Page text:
The Road to Automated & Connected Cars Is Not a Straight One

It seems that everyone is doing studies or adopting positions on automated/connected cars these days. That is understandable given the potential ramifications on subjects including safety, ability to function in adverse weather, infrastructure, traffic, public transit, cybersecurity, data volumes, privacy, liability, insurance, ethics, and jobs.

Level 5 (fully autonomous) self driving cars may not arrive for many years. Depending on who you ask, they are somewhere between a couple of years and a couple of decades away. Level 2 (cars with some driver assist tech like automatic emergency braking and adaptive cruise control) cars are common today.

Transport Canada has details about current driver assist technology and recently released a report called Canada’s Safety Framework for Automated and Connected Vehicles.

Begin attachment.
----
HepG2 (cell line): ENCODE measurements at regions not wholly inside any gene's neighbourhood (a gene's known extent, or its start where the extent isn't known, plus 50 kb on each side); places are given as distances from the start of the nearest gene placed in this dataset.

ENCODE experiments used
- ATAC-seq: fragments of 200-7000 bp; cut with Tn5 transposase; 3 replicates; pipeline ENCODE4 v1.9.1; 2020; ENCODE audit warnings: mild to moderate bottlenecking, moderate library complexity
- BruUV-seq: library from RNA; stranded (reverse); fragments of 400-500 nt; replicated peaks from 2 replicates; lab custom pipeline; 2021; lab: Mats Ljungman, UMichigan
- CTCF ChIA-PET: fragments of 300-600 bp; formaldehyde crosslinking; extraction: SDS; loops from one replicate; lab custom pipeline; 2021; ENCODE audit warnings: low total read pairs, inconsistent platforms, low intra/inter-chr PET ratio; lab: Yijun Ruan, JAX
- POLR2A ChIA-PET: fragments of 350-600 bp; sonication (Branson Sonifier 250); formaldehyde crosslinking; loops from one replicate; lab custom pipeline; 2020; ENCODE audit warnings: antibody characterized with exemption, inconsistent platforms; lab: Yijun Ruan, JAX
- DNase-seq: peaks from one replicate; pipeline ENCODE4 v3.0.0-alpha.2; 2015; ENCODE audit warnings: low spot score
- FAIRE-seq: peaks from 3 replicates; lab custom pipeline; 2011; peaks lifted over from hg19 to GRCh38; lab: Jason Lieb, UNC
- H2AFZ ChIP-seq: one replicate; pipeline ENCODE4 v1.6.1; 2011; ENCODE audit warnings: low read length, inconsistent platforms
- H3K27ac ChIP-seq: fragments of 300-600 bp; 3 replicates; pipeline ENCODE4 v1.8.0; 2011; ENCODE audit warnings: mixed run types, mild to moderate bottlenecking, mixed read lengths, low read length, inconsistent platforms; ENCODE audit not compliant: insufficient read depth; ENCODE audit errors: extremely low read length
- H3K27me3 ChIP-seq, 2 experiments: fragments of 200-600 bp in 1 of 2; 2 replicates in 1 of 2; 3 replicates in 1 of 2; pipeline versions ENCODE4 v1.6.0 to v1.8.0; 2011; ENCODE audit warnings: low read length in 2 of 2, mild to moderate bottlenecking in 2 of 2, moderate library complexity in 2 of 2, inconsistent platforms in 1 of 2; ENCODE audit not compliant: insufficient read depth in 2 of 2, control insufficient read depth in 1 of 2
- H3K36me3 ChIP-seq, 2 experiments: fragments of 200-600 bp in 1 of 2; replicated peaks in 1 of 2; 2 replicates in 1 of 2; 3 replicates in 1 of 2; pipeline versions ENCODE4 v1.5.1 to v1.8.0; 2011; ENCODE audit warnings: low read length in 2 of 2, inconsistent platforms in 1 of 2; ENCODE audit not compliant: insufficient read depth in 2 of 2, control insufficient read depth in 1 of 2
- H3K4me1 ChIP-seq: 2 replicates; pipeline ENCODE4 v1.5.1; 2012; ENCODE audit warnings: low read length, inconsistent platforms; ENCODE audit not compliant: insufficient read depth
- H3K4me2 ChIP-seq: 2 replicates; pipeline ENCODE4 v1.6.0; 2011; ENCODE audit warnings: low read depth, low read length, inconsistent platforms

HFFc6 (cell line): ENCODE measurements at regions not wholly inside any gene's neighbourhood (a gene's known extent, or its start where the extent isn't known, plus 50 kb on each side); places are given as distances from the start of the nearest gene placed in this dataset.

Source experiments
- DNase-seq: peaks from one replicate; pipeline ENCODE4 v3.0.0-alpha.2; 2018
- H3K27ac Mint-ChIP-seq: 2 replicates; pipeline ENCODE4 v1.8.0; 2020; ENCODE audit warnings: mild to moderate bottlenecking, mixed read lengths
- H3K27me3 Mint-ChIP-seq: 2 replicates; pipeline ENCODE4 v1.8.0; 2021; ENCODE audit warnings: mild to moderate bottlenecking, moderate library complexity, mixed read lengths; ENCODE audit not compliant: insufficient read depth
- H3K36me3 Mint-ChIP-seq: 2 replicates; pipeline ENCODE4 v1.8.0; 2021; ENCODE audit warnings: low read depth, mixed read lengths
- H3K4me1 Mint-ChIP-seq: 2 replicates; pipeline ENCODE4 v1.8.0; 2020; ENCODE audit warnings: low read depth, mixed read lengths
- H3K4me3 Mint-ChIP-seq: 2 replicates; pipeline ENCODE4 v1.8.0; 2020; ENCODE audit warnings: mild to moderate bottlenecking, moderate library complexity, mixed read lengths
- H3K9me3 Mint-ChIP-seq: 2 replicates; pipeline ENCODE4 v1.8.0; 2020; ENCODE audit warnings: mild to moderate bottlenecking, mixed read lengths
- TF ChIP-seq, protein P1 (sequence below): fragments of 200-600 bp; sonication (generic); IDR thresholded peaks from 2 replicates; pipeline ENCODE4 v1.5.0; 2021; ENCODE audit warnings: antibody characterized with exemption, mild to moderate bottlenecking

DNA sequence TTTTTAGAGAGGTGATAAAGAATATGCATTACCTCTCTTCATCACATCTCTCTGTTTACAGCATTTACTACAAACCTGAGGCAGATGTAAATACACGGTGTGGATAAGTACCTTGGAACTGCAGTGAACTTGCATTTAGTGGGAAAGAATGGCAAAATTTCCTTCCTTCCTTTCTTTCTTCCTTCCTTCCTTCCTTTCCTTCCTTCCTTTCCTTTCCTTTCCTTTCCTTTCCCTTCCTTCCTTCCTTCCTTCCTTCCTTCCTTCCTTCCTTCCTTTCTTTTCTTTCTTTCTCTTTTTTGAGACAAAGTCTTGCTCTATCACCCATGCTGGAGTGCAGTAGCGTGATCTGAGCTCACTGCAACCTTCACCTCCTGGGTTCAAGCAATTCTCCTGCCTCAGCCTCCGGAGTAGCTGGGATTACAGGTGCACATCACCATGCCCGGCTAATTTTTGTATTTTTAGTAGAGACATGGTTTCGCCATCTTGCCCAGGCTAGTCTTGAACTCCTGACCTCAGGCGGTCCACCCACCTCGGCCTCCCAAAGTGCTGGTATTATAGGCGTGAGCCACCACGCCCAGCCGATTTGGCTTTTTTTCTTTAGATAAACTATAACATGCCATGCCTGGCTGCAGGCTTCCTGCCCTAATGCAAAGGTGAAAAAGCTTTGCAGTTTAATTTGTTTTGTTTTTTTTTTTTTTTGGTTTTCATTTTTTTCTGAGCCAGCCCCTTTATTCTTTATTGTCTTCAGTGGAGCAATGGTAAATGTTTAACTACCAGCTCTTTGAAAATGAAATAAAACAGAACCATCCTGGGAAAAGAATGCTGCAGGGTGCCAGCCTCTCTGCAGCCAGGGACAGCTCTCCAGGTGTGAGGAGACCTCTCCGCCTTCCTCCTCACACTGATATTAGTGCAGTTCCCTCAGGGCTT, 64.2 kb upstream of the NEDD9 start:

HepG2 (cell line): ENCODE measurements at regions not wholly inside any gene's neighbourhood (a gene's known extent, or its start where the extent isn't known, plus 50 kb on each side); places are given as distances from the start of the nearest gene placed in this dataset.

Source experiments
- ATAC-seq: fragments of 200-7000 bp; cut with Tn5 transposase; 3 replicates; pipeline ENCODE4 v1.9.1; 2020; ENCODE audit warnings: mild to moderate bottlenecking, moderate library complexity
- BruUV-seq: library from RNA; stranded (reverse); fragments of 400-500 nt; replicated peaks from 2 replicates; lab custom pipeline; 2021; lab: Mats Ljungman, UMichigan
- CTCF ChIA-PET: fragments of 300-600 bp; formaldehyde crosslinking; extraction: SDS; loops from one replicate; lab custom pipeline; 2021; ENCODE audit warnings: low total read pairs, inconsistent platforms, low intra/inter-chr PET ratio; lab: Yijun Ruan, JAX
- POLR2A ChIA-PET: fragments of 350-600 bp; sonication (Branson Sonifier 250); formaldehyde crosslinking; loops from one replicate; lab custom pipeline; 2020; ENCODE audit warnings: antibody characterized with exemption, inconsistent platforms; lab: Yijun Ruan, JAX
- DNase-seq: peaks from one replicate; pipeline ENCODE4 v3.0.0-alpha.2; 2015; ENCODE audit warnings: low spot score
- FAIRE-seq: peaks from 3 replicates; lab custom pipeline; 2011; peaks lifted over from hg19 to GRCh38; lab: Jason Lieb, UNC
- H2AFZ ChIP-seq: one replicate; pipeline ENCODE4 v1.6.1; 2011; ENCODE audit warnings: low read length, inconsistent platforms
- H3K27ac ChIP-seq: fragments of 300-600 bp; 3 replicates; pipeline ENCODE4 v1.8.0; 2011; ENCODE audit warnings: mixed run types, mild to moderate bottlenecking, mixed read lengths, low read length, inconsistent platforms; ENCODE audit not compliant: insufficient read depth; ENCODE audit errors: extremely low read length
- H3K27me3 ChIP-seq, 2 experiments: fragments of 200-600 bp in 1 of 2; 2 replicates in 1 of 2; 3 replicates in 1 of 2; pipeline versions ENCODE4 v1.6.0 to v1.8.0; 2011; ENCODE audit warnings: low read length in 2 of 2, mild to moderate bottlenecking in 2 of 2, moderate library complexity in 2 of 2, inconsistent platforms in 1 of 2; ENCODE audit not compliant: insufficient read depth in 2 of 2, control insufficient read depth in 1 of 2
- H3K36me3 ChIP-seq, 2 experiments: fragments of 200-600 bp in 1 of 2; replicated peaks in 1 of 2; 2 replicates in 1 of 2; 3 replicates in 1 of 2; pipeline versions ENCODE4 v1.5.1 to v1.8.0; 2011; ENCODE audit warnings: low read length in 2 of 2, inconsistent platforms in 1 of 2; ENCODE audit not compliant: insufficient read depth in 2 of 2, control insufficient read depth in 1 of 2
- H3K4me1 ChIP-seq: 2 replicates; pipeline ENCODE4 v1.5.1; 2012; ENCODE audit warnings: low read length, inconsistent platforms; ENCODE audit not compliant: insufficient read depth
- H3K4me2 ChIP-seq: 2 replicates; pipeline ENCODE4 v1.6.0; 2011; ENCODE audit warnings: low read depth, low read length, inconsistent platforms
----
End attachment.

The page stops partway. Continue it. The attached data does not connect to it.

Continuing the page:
The Canadian Senate issued a report on the topic a year ago.

A group of Canadian Transport Ministers recently released a report called Automated and Connected Vehicles Policy Framework for Canada. It provides policy principles for testing and deployment, and describes regulatory issues that need to be addressed.

Automated and connected cars will have ramifications that will affect far more than just automakers. Hopefully all the attention being paid to this by automakers and policymakers will help address the issues in a positive way.

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